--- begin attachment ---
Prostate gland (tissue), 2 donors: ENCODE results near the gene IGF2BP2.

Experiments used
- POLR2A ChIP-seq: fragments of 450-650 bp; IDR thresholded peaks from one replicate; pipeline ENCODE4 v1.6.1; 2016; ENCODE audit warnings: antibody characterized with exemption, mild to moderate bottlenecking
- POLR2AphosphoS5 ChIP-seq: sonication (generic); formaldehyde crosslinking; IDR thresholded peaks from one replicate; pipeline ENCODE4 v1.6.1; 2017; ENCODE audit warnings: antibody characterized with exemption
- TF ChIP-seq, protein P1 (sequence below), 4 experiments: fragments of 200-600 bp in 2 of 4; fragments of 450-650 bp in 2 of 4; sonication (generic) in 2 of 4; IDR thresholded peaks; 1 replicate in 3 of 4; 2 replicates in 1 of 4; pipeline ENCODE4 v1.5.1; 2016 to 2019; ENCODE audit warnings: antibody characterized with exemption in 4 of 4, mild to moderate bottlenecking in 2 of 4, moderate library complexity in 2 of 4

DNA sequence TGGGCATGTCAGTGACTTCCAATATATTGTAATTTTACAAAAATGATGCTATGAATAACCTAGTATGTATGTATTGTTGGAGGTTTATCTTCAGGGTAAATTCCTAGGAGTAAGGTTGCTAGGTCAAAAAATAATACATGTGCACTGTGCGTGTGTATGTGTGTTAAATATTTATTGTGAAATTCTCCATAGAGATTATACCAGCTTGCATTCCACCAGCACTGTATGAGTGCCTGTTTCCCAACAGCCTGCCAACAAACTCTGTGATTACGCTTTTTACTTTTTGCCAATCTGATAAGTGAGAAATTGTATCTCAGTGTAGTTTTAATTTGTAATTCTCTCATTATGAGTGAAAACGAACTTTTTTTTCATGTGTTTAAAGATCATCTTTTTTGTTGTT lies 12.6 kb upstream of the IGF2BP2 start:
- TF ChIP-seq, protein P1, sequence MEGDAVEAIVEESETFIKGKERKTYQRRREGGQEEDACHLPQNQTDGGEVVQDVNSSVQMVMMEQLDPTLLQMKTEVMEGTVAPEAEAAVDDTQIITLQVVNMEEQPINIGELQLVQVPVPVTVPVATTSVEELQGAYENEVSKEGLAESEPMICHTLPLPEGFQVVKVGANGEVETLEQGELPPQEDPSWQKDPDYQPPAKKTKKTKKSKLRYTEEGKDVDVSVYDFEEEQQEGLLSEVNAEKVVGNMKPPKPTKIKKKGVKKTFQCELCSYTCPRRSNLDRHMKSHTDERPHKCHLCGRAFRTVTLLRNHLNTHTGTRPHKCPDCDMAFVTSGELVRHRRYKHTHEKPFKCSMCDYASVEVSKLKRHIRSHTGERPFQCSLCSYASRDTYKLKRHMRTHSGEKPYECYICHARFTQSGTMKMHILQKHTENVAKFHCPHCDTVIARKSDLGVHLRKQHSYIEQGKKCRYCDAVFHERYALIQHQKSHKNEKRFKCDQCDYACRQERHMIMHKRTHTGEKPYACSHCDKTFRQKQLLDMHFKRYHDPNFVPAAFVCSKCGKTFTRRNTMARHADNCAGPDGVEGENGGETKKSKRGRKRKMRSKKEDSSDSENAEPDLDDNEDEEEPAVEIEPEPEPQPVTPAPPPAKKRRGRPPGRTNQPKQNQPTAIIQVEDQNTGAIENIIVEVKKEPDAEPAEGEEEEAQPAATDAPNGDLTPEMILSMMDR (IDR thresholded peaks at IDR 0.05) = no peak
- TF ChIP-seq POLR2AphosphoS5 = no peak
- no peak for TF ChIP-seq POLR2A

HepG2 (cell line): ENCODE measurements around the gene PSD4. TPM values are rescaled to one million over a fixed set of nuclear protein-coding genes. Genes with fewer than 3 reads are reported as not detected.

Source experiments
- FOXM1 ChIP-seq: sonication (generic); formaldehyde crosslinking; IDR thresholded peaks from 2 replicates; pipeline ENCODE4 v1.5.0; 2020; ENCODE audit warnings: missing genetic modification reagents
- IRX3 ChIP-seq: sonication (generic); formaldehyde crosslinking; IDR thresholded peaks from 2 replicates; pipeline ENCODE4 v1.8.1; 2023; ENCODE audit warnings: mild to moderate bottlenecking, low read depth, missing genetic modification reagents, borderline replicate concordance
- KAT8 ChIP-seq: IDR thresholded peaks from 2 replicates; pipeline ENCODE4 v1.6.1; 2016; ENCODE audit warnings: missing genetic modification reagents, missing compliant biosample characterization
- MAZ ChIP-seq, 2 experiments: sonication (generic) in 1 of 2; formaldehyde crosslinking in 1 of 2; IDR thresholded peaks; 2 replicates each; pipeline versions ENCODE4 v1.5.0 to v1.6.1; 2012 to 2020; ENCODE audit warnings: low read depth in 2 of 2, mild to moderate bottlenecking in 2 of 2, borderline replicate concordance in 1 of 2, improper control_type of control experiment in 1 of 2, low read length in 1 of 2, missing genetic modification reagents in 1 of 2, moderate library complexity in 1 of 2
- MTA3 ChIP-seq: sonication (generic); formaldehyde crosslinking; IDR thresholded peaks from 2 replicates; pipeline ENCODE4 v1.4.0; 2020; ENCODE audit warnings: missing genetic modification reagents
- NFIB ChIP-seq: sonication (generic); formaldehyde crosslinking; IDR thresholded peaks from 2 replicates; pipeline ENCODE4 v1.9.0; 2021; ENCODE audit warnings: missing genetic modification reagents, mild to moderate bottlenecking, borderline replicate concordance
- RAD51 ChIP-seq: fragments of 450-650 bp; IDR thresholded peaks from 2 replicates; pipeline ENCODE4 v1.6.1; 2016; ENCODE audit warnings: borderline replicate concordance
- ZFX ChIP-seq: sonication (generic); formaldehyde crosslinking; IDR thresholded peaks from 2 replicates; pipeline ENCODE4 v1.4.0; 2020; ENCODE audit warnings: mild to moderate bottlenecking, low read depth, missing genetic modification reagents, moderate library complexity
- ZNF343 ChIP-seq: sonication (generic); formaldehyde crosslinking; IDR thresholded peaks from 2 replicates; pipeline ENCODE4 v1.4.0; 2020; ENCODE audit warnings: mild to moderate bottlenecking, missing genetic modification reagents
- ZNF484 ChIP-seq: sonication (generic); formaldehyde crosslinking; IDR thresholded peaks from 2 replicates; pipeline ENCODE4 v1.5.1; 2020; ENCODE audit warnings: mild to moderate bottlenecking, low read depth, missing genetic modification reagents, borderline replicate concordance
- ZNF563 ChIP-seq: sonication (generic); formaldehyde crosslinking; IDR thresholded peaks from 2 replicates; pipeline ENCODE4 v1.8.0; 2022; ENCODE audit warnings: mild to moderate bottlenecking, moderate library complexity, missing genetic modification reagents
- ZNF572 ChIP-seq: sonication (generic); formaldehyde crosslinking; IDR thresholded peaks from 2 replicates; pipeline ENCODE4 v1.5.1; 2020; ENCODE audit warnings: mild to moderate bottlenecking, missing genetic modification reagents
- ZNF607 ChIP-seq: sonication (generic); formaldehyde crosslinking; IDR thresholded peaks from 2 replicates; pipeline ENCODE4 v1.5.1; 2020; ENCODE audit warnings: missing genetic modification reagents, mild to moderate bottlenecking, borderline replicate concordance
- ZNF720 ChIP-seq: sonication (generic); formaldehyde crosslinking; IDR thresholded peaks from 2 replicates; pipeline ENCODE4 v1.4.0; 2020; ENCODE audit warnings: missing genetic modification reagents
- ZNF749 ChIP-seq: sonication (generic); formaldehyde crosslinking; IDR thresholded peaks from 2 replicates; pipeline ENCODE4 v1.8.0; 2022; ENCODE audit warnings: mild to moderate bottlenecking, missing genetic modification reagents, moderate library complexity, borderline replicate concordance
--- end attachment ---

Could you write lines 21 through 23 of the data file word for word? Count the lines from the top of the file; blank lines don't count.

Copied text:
- ZNF484 ChIP-seq: sonication (generic); formaldehyde crosslinking; IDR thresholded peaks from 2 replicates; pipeline ENCODE4 v1.5.1; 2020; ENCODE audit warnings: mild to moderate bottlenecking, low read depth, missing genetic modification reagents, borderline replicate concordance
- ZNF563 ChIP-seq: sonication (generic); formaldehyde crosslinking; IDR thresholded peaks from 2 replicates; pipeline ENCODE4 v1.8.0; 2022; ENCODE audit warnings: mild to moderate bottlenecking, moderate library complexity, missing genetic modification reagents
- ZNF572 ChIP-seq: sonication (generic); formaldehyde crosslinking; IDR thresholded peaks from 2 replicates; pipeline ENCODE4 v1.5.1; 2020; ENCODE audit warnings: mild to moderate bottlenecking, missing genetic modification reagents